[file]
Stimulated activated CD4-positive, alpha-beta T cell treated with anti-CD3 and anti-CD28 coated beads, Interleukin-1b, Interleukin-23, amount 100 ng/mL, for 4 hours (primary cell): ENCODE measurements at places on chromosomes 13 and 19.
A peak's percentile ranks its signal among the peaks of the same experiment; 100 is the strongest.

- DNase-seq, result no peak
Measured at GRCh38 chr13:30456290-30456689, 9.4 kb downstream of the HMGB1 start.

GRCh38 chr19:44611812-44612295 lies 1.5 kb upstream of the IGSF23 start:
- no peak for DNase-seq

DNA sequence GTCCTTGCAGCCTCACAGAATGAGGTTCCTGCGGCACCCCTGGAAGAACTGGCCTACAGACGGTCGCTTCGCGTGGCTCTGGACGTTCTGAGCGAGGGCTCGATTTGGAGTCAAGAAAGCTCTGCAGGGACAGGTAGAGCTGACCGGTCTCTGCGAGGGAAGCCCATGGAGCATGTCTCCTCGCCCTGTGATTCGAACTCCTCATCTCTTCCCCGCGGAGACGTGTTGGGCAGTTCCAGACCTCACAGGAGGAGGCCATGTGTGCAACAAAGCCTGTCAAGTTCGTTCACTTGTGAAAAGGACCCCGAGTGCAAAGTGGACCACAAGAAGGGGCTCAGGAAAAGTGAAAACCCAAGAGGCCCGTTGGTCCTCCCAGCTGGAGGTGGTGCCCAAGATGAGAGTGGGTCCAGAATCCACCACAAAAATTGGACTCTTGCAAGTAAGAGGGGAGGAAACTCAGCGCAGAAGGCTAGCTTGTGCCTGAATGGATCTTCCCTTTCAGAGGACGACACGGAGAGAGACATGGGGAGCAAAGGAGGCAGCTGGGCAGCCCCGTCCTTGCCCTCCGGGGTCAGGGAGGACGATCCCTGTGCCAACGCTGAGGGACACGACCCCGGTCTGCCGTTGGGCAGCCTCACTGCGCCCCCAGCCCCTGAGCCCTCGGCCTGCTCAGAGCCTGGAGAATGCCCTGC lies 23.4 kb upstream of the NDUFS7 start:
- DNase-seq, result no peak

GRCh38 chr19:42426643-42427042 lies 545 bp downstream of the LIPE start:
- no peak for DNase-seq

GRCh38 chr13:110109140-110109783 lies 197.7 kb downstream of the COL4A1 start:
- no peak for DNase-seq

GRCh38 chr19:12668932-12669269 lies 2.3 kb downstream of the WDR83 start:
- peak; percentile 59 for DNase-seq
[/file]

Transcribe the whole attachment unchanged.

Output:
Stimulated activated CD4-positive, alpha-beta T cell treated with anti-CD3 and anti-CD28 coated beads, Interleukin-1b, Interleukin-23, amount 100 ng/mL, for 4 hours (primary cell): ENCODE measurements at places on chromosomes 13 and 19.
A peak's percentile ranks its signal among the peaks of the same experiment; 100 is the strongest.

- DNase-seq, result no peak
Measured at GRCh38 chr13:30456290-30456689, 9.4 kb downstream of the HMGB1 start.

GRCh38 chr19:44611812-44612295 lies 1.5 kb upstream of the IGSF23 start:
- no peak for DNase-seq

DNA sequence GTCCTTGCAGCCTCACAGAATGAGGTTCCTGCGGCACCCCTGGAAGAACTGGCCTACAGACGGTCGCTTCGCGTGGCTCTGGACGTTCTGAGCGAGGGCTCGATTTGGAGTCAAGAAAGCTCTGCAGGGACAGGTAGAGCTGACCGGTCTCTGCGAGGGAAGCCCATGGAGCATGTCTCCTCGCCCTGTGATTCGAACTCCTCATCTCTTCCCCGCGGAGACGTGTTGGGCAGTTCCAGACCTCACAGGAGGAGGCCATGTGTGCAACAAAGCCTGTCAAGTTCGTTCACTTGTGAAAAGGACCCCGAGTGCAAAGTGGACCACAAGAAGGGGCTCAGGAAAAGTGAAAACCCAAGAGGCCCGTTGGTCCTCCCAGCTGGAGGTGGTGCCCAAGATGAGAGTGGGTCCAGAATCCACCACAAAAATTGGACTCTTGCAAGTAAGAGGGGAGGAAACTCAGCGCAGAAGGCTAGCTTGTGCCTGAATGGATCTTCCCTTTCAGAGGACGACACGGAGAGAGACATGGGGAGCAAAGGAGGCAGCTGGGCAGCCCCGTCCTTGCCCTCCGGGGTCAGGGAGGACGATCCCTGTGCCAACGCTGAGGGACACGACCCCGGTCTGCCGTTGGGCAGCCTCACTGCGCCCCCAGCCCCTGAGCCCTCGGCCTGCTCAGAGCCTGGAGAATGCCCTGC lies 23.4 kb upstream of the NDUFS7 start:
- DNase-seq, result no peak

GRCh38 chr19:42426643-42427042 lies 545 bp downstream of the LIPE start:
- no peak for DNase-seq

GRCh38 chr13:110109140-110109783 lies 197.7 kb downstream of the COL4A1 start:
- no peak for DNase-seq

GRCh38 chr19:12668932-12669269 lies 2.3 kb downstream of the WDR83 start:
- peak; percentile 59 for DNase-seq